Empire

Front Cover
Harvard University Press, Sep 15, 2001 - Philosophy - 496 pages
10 Reviews
Imperialism as we knew it may be no more, but Empire is alive and well. It is, as Michael Hardt and Antonio Negri demonstrate in this bold work, the new political order of globalization. It is easy to recognize the contemporary economic, cultural, and legal transformations taking place across the globe but difficult to understand them. Hardt and Negri contend that they should be seen in line with our historical understanding of Empire as a universal order that accepts no boundaries or limits. Their book shows how this emerging Empire is fundamentally different from the imperialism of European dominance and capitalist expansion in previous eras. Rather, today's Empire draws on elements of U.S. constitutionalism, with its tradition of hybrid identities and expanding frontiers. Empire identifies a radical shift in concepts that form the philosophical basis of modern politics, concepts such as sovereignty, nation, and people. Hardt and Negri link this philosophical transformation to cultural and economic changes in postmodern society--to new forms of racism, new conceptions of identity and difference, new networks of communication and control, and new paths of migration. They also show how the power of transnational corporations and the increasing predominance of postindustrial forms of labor and production help to define the new imperial global order. More than analysis, Empire is also an unabashedly utopian work of political philosophy, a new Communist Manifesto. Looking beyond the regimes of exploitation and control that characterize today's world order, it seeks an alternative political paradigm--the basis for a truly democratic global society.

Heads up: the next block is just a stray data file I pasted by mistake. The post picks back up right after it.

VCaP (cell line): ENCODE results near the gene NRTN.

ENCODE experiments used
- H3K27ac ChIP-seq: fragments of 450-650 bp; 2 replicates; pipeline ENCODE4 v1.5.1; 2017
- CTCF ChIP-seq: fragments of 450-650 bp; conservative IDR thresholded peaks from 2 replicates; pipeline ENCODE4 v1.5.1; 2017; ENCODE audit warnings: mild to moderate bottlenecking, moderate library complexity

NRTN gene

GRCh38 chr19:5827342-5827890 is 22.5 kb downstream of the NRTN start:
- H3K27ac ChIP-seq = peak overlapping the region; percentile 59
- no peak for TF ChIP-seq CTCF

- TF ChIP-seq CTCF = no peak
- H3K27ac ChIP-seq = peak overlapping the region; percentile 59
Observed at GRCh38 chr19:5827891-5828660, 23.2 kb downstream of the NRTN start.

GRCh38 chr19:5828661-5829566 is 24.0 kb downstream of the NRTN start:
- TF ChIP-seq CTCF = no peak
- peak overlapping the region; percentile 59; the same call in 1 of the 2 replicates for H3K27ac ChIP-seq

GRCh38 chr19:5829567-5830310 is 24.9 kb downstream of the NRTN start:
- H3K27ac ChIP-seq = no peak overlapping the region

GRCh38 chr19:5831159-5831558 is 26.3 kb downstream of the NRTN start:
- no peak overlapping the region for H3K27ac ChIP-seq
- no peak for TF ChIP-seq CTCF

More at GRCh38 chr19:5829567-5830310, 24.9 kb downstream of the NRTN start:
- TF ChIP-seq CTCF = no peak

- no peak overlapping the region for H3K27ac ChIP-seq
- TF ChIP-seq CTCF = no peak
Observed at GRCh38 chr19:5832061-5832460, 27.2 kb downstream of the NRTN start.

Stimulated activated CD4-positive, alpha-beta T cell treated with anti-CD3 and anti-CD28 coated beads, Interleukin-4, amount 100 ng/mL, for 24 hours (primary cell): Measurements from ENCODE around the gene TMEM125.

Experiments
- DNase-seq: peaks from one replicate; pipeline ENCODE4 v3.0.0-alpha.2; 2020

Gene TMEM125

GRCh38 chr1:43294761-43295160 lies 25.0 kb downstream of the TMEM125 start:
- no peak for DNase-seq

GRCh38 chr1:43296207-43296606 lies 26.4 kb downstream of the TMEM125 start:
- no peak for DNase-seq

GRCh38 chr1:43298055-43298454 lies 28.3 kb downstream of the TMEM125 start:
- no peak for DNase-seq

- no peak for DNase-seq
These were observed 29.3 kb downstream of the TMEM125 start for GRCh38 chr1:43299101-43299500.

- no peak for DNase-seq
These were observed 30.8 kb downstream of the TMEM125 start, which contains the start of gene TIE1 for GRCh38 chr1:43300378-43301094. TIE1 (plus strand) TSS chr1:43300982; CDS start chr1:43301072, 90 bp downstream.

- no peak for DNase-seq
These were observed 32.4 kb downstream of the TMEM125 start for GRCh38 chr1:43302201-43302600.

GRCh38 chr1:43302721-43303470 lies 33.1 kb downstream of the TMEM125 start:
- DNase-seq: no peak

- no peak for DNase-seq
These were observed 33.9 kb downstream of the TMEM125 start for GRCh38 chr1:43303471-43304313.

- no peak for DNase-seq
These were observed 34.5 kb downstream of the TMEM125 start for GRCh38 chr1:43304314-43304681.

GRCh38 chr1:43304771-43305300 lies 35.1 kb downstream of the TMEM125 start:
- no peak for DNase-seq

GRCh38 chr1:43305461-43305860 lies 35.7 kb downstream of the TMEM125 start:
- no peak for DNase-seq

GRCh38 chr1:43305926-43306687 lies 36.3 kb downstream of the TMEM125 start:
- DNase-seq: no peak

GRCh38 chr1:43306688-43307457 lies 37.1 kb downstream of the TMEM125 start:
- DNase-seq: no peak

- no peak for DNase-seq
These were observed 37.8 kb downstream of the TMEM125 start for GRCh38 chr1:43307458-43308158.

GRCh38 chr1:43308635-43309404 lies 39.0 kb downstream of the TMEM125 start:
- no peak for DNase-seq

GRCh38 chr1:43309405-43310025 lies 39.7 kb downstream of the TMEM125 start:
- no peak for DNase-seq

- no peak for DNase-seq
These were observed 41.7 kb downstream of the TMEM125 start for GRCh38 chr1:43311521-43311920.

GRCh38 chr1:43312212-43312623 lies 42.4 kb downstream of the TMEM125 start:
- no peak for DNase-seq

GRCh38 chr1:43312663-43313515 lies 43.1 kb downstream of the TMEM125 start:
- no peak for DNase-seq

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Contents

PART 1 THE POLITICAL CONSTITUTION OF THE PRESENT
1
PART 2 PASSAGES OF SOVEREIGNTY
67
PART 3 PASSAGES OF PRODUCTION
219
PART 4 THE DECLINE AND FALL OF EMPIRE
351
NOTES
415
INDEX
473
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Models of Democracy
David Held
Limited preview - 2006
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About the author (2001)

Michael Hardt is Professor of Literature and Italian at Duke University.

Antonio Negri is a philosopher, essay writer, and teacher. A political and social activist in the 1960s and 1970s in Italy, he has taught political science for many years and has written numerous books on political philosophy, including "Marx beyond Marx, The Savage Anomaly, Insurgencies, The Porcelain Workshop: For a New Grammar of Politics" (Semiotext(e)), and, in collaboration with Michael Hardt, "Empire", "Multitude", and "Commonwealth".

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